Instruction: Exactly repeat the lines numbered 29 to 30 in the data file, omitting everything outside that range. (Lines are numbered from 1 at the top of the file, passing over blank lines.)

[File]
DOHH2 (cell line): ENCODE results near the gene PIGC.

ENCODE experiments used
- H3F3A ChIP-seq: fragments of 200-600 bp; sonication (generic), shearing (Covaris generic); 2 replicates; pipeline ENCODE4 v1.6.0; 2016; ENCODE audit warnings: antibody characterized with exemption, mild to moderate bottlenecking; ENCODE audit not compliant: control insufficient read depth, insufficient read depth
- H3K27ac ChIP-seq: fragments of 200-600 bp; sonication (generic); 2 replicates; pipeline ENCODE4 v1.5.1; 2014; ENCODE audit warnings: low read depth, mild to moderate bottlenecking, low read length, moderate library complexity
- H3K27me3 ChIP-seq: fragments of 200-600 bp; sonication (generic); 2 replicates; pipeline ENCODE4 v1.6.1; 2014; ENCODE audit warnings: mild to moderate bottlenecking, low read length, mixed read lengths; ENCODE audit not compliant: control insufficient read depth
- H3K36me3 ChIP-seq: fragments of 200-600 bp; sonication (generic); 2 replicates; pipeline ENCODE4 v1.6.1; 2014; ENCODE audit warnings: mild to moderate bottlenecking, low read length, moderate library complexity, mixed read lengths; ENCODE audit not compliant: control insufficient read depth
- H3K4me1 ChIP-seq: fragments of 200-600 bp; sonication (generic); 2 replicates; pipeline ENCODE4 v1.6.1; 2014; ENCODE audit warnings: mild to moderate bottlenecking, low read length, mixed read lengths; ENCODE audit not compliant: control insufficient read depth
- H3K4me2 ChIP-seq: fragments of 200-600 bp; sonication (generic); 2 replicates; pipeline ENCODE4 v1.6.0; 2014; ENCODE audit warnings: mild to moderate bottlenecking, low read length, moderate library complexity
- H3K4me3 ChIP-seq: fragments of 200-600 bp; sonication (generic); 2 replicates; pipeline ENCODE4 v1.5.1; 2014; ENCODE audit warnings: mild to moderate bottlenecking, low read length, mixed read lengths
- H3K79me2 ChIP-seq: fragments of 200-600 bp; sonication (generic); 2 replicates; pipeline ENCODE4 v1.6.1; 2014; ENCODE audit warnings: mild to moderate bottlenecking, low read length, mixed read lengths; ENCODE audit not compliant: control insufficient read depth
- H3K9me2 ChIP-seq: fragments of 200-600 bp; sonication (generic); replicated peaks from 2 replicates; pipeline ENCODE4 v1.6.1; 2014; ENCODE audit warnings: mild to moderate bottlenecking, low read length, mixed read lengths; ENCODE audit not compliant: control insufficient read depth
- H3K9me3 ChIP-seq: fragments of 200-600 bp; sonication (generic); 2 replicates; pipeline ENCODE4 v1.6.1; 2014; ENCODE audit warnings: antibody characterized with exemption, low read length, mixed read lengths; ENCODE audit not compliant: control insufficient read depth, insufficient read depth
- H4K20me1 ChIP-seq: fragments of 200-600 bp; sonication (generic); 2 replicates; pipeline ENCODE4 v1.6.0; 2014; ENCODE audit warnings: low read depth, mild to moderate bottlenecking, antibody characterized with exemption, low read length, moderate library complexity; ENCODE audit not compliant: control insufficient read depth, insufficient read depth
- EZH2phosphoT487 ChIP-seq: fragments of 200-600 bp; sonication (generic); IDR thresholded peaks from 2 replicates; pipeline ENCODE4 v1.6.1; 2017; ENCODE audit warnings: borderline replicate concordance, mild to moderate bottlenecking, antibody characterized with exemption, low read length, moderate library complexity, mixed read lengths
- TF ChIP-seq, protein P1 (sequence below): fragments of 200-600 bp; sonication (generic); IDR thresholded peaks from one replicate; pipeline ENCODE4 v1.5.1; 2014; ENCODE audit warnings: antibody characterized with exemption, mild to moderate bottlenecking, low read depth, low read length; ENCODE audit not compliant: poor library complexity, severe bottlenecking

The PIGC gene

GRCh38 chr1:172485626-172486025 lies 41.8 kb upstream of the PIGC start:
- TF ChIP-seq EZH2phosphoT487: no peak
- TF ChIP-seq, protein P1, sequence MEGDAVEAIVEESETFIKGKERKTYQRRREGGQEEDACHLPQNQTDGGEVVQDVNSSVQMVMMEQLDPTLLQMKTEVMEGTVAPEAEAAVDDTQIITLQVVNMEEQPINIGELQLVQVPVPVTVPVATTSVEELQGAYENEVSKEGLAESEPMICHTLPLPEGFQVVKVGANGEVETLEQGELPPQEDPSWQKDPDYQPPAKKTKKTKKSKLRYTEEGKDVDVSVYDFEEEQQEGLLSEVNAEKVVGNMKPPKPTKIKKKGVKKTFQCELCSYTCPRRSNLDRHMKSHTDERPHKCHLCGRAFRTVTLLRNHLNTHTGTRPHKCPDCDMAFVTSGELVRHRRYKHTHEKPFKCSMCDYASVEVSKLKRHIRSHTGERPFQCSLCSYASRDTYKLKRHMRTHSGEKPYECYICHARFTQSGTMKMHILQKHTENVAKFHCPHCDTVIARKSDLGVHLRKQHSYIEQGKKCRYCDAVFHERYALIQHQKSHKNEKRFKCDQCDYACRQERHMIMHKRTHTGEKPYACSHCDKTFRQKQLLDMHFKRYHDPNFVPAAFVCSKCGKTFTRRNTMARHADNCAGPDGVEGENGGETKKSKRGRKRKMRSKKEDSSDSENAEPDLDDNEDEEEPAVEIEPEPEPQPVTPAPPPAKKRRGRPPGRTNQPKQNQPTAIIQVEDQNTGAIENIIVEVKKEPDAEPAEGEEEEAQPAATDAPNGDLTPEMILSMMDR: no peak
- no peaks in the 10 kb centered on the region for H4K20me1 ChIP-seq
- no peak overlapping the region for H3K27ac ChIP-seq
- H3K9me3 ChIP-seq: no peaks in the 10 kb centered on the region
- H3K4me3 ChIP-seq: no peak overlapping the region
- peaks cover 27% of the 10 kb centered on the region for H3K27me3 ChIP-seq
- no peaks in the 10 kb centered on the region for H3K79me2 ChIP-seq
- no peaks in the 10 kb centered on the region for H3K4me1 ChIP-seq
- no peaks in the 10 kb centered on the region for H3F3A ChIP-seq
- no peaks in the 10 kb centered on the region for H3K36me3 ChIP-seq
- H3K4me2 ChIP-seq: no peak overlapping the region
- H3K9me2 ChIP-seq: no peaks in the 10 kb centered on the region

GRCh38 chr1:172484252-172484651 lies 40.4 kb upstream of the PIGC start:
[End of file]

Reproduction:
- H3K4me2 ChIP-seq: no peak overlapping the region
- H3K9me2 ChIP-seq: no peaks in the 10 kb centered on the region